Automated system administration
by Bob Toxen
These days, almost everything can be done faster, more reliably, and less
expensively by computer -- even the administration of computers themselves!
It is amazing how much time a system administrator can save by automating
daily chores. Among the tasks that can be automated are: system startups,
checks for file system consistency, backups, and the addition of new users.
Of these, one of the most critical -- and commonly automated -- procedures is
system startup. Smooth startups are vital to the integrity of file systems
and the data they contain, so it's little wonder that many hardware vendors
bundle automatic boot programs with the systems they sell.
The first step in bringing a system up is to press the system's boot button,
sometimes called the reset button. (Even this can be automated on a
VAX, but we will not cover that here.) After pressing the boot button, the
system usually enters a state referred to as the PROM monitor. At
this point, a command must typically be entered to start up UNIX. The
command's content depends on the make and model of computer. On some systems,
such as Silicon Graphics' IRIS, the system can be configured via DIP switches
to boot UNIX automatically when the boot button is pressed, thus making the
PROM monitor transparent to users. Such an approach is a good first step to
Irrespective of how UNIX is booted, though, it will generally come up in
single-user mode. At this point, an administrator will usually
fsck and remove daemon locks for lpr,
uucp, or any other process -- before bringing the system up
in multiuser mode. This, too, can be automated. I usually make an
entry in my /.cshrc file to determine whether I'm in single-user mode. If I
am, the system starts a background process that brings on multiuser mode
within 30 seconds. Thus, if there is a reason not to enter multiuser mode, I
have plenty of time to kill the background process. The .cshrc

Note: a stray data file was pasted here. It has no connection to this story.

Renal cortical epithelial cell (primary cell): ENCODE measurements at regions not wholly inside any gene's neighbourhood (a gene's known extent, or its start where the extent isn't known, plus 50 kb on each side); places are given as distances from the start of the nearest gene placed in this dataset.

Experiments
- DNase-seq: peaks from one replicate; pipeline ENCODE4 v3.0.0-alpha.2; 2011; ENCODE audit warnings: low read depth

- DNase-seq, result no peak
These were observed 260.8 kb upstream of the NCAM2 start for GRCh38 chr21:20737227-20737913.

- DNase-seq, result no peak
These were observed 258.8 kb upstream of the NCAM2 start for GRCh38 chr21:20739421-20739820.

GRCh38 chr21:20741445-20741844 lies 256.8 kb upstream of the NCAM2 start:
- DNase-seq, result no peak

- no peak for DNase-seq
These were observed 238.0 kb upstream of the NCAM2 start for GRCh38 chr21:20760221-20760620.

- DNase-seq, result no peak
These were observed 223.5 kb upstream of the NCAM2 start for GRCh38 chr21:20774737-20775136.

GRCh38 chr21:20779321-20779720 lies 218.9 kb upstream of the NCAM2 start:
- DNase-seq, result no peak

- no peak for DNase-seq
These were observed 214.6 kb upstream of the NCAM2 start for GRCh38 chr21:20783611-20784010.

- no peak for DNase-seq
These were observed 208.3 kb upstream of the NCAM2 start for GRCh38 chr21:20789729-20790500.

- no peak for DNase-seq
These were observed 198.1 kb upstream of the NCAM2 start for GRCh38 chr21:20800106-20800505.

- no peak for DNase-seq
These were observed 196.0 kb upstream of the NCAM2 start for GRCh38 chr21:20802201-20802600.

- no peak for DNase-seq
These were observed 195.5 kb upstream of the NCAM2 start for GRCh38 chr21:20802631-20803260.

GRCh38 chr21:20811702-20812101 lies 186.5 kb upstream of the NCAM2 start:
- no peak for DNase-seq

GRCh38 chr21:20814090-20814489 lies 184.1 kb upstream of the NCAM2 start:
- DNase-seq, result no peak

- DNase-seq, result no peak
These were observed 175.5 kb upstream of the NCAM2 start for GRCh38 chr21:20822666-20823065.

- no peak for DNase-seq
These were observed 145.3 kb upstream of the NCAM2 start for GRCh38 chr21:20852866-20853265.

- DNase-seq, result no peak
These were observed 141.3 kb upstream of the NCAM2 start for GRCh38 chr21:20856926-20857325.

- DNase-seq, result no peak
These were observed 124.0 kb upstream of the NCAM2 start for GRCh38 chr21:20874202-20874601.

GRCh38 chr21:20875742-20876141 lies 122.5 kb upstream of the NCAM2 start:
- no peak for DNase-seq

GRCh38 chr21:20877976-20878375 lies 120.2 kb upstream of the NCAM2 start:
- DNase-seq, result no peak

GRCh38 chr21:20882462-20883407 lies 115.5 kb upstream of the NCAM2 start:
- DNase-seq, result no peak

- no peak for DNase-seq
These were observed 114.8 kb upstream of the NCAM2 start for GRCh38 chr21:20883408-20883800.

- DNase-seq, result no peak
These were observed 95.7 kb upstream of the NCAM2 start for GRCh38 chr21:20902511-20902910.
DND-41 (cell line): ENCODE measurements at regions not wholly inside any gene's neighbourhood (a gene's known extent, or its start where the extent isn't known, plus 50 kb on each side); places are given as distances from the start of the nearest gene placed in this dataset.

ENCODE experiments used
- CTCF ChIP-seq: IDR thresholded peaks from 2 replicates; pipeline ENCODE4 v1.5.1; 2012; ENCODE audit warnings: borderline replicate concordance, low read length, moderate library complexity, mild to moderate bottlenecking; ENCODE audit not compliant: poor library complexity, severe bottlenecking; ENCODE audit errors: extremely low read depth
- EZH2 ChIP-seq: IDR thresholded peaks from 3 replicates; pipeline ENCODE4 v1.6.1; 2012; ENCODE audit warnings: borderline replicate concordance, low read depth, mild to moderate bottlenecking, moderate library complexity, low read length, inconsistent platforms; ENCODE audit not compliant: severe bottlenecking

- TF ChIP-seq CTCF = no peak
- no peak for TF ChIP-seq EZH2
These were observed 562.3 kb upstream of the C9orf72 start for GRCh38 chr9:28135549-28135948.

sequence that provides this function for csh is:
if ( $$ < 5 ) then
echo "Going Multi in 30 seconds \
(kill -9 $child to abort)"
The alias you choose for multi depends on the version of UNIX you
have. For example:
Version 7 and Berkeley 4.x:
alias multi 'kill -9 $$'
alias multi '/etc/init 2'
alias multi '/etc/telinit 2'
This alias device generally cannot be used if one's
single-user shell comes up in the Bourne shell because of a bug in
init that fails to tell the shell that it is a login shell.
The Bourne shell, moreover, looks at the .profile file rather than
the .cshrc file for login shells.
For those interested in fixing the bug in init, note that the
Bourne shell should be invoked as a login shell (with a name starting with a
dash (-) in argv). In System III, this can be done by linking
/bin/sh to /bin/-sh and specifying the single-user shell as
/bin/-sh. This can be dangerous, though, since someone may think
that -sh was accidentally placed in /bin and so delete it.
In that event, you would want to refer to my previous column on file system
repair (October, 1984) since your system will subsequently not boot. In
System V, the bug can be fixed by changing the line in init
In other versions of UNIX, change the line looking something like:
A different shell may also be specified here if desired.
As soon as the system comes up, fsck must be run -- before
any disk writes occur, apart from the updating of a few inode access times.
It is convenient to invoke fsck at the start of the
/etc/rc file, which is itself invoked as a shell script by
init at the outset of multiuser mode. If one enters
multiuser mode automatically, as discussed above, it is mandatory that
fsck be run as the first item in /etc/rc, unless it
is done in the single-user .cshrc file. This is typically done as
echo "Checking the file systems for consistency."
near the top of the /etc/rc file. In System III and V, these lines
should, of course, appear inside the if or
case statement for multiuser mode (usually state 2). (System
III and V offer many states besides single-user and multiuser modes. The
/etc/rc file is invoked when any of them are entered, and supplied
with arguments that indicate what the new mode is, how many times it has been
entered before, and what the previous mode was. System III even invokes
/etc/rc when single-user mode is entered. But all of this is fodder
for another column.) Of course, the /etc/checklist file should
contain a list of device filenames describing file systems to be checked by
fsck, specifying the block device for the root file system,
and defining raw (character) device files for other file systems.